New Year’s less special
Well, another New Year’s has come and almost gone. It’s kind of sad to note that New Year’s in Japan is different from before. It is not as special as before, like maybe 20 or 30 years ago.
Here are my then-and-now comparisons:
- New Year’s was the Japan’s biggest holiday and national observance. Most shops and businesses closed for almost a week during the year end and New Year’s. We had to stock up on food before the holiday started or face holiday starvation. Now, most stores are open throughout the New Year’s holidays, not to mention the ubiquitous 365/24/7 convenience stores.
- Nengajo or New Year’s postcards was once all handwritten before the advent of inkjet printers. People practiced their finest calligraphy with sumi ink and a brush when writing the addressee’s name and address. Today, few people use a brush to write nengajo. And many use inkjet printers.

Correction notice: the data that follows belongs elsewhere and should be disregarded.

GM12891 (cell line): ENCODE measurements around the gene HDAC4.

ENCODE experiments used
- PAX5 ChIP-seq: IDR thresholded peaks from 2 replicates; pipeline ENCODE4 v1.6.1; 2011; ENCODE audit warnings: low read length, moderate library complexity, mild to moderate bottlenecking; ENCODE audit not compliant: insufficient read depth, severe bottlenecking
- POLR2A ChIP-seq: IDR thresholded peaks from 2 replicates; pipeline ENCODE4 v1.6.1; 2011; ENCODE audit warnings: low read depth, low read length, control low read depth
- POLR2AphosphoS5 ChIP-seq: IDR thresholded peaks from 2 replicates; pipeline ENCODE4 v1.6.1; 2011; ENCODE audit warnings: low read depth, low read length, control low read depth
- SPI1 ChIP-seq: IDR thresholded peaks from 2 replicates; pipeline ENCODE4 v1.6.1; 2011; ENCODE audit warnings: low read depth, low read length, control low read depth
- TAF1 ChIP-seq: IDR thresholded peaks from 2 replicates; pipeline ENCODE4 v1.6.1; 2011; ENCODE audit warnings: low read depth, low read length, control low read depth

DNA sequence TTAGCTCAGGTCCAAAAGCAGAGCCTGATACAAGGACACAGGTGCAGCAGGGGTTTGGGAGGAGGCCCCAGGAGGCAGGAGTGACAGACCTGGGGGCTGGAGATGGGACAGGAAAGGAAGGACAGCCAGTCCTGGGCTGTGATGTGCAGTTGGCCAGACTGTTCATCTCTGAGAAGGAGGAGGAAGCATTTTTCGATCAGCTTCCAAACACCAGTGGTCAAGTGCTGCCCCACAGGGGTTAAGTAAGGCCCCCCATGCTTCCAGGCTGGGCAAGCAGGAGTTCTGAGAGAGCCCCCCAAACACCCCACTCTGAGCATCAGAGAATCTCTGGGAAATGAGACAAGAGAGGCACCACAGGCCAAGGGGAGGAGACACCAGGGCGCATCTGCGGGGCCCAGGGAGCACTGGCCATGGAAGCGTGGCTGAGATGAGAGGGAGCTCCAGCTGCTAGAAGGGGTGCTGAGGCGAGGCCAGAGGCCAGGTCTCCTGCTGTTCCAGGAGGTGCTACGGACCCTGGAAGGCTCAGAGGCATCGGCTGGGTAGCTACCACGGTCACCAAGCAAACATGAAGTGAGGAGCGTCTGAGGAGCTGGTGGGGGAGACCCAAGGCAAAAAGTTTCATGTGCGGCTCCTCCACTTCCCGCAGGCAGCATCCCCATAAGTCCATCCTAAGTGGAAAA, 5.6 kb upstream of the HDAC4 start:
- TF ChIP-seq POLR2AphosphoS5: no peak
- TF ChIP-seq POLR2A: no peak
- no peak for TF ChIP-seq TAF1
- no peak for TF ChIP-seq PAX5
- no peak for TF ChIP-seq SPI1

- The news has reported that fewer nengajo are being sent. Many are sending New Year’s greetings electronically via email (including cell phone text messages). Many people also think of writing and sending nengajo a big chore.
- Much fewer people wear kimono when going to pray at shrines during New Year’s (hatsumode). It’s quite rare to find kimono-clad women even on New Year’s Day at Tokyo’s Meiji Shrine.
- NHK TV’s Kohaku Utagassen Red and White Song Contest aired on New Year’s Eve continues to draw fewer viewers. It is no longer a “must-watch” program (for those of us in Japan anyway).
These trends make New Year’s feel less special, and it’s sad to see another special thing gradually becoming just ordinary.